- Occupational deaths and injuries: Men in male-dominated occupations often are socialised to accept risks, dangers, and injuries, and these can also be normalised by the workplace or institutional culture. They often are expected to endure pain and injuries without complaint (Stergiou-Kita et al., 2015). In a study in two male-dominated workplaces, men who agreed with traditional masculine norms were more likely than other men to violate safety procedures and to not report safety problems to supervisors (Nielsen et al., 2015).
- In short, therefore, to address men’s health, we should not be attacking women or feminism as MRAs do, but seeking to change dominant norms of masculinity.
- More widely, men’s health represents the ill-health effects of patriarchy. In contexts which are more patriarchal (male dominated) and less egalitarian, men live shorter lives, as shown in both cross-national and US research (Kavanagh, Shelley, & Stevenson, 2017; Stanistreet, Bambra, & Scott-Samuel, 2005).
- The health of men is equal to that of women on a broad range of measures (Connell et al., 1999). Simple comparisons between men’s and women’s health neglect the influence of social disadvantage.
- If we look only at the statistical differences between male and female morbidity and mortality rates, then it appears that men suffer an overall health disadvantage. But sex difference statistics are skewed by particularly high morbidity and mortality rates for men from socially disadvantaged groups (Schofield, Connell, Walker, Wood, & Butland, 2000).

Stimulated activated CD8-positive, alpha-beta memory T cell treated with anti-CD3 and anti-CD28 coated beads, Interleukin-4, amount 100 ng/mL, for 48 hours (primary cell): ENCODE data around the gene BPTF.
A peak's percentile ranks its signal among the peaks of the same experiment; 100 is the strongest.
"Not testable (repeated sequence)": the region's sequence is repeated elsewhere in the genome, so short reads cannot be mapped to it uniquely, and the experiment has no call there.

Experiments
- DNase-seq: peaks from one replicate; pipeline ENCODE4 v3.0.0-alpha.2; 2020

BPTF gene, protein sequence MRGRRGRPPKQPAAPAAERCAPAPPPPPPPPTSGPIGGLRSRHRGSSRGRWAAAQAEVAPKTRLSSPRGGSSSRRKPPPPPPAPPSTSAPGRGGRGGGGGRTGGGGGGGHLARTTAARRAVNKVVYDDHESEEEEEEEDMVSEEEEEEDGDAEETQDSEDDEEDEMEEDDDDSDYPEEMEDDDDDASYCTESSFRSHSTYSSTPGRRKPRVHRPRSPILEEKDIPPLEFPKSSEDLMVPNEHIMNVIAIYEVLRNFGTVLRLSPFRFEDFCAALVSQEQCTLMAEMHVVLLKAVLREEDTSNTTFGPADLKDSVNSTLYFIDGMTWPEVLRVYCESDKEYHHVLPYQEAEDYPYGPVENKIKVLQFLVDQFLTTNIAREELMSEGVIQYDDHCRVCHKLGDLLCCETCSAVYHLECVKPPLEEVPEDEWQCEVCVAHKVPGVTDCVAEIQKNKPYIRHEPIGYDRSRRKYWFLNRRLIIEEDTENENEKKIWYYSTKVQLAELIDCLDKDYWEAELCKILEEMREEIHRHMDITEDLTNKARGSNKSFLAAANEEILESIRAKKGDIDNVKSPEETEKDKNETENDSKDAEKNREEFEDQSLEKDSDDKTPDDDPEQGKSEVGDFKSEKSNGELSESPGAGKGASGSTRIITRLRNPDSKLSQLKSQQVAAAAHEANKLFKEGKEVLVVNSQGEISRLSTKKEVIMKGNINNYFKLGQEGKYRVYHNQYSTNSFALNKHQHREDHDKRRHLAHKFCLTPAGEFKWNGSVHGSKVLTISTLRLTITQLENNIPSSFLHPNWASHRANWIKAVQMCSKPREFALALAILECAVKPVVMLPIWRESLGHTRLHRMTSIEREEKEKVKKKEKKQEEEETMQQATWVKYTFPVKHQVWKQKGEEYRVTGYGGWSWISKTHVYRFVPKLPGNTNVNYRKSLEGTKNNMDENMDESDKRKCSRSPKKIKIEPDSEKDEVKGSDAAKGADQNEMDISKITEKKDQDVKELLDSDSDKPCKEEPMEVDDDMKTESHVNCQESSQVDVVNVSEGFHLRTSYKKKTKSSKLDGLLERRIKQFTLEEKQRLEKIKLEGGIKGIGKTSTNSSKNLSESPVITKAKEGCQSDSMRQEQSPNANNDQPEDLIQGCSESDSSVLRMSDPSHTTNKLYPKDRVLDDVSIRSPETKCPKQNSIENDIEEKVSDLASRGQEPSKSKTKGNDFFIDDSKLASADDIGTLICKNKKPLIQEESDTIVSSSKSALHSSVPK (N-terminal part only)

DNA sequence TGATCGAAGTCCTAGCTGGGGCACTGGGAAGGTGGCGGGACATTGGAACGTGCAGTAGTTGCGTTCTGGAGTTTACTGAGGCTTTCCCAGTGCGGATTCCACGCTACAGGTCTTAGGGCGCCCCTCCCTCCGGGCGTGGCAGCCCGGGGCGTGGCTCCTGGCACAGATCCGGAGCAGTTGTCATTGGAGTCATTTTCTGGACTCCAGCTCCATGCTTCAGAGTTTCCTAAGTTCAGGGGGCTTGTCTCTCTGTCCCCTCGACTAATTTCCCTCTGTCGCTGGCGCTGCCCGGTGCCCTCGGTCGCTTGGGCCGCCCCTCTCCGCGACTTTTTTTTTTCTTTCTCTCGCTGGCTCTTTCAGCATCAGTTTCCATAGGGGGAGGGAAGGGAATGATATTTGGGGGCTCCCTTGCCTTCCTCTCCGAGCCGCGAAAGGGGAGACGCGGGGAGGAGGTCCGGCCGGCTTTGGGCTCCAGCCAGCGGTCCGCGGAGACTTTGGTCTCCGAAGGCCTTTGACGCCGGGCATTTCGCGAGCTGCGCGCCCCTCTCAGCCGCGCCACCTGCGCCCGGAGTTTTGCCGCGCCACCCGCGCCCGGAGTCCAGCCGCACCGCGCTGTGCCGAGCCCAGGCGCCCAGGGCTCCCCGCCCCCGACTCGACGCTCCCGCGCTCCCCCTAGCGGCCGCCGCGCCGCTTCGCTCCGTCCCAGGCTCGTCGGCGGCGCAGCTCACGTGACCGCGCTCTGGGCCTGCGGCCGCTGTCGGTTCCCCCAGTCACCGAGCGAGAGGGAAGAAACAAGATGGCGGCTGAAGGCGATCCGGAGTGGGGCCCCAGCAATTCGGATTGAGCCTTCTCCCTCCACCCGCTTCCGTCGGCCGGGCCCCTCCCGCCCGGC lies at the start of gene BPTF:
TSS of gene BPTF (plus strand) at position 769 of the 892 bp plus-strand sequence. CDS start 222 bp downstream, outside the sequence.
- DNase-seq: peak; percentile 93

- Poor health among men often reflects social divisions and disadvantages associated not with gender but with class, ethnicity, race, sexuality and disability (Pease, 2009; Williams, 2003).
- Morbidity and mortality rates for men are also shaped by preventable health issues such as work injury and suicide, which have been closely linked to issues related to masculinity (Cleary, 2005; Nielsen et al., 2015) (Cleary, 2005).
- To improve men’s health therefore, we must also address forms of social injustice to do with class, ethnicity, gender and so on.
- MRAs exaggerate the extent to which existing health services fail to meet men’s needs.
- MRAs suggest that health services are not ‘male friendly’ as they oriented towards the needs of women (Salter, 2016), but there is little evidence to support this view To give two examples;